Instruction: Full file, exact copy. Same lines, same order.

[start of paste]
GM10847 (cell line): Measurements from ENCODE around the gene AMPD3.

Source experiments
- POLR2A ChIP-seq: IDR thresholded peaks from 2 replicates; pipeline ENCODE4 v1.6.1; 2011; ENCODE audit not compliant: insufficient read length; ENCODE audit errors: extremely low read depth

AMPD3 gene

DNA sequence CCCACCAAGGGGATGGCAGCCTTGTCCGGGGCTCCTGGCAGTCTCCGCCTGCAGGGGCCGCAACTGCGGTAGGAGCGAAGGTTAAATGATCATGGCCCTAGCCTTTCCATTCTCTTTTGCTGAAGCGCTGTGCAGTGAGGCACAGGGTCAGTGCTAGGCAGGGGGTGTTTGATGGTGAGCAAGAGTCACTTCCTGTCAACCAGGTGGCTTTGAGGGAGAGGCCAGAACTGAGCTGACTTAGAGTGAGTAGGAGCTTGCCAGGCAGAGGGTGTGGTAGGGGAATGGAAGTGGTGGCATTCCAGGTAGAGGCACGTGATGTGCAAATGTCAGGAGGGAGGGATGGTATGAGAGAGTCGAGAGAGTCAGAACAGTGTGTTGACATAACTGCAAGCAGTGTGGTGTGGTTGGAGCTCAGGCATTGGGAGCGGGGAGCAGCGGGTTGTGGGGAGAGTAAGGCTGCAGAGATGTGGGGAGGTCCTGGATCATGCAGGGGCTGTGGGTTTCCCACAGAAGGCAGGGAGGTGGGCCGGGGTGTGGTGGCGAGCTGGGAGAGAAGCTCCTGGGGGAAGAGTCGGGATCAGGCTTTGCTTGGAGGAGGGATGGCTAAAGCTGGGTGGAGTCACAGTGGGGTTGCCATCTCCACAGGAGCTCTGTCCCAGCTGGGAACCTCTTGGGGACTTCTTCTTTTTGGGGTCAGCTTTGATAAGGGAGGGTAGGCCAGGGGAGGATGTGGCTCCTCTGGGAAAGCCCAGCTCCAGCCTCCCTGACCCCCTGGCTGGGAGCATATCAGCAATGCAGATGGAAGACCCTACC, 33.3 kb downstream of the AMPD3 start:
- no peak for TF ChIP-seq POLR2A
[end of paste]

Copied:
GM10847 (cell line): Measurements from ENCODE around the gene AMPD3.

Source experiments
- POLR2A ChIP-seq: IDR thresholded peaks from 2 replicates; pipeline ENCODE4 v1.6.1; 2011; ENCODE audit not compliant: insufficient read length; ENCODE audit errors: extremely low read depth

AMPD3 gene

DNA sequence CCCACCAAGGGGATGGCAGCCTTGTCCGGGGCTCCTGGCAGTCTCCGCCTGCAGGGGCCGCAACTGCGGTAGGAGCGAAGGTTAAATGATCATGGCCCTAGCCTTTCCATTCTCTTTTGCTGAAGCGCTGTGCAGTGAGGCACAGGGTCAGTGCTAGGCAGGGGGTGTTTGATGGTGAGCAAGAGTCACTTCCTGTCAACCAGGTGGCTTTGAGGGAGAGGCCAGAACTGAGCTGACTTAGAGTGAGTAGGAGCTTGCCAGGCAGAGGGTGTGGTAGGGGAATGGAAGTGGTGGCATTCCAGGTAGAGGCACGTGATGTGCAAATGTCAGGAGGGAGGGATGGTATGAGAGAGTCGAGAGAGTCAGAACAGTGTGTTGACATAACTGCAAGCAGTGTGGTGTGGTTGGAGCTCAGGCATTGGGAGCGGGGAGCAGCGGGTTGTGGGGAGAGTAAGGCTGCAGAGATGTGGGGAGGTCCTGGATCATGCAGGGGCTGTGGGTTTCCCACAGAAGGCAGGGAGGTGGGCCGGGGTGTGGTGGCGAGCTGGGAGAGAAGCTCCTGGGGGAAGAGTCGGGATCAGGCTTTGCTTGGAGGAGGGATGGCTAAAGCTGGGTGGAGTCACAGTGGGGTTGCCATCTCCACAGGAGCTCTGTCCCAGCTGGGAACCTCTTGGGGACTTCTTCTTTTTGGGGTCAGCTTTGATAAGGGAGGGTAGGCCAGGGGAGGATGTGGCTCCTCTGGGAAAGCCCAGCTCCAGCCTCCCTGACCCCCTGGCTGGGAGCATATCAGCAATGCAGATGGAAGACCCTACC, 33.3 kb downstream of the AMPD3 start:
- no peak for TF ChIP-seq POLR2A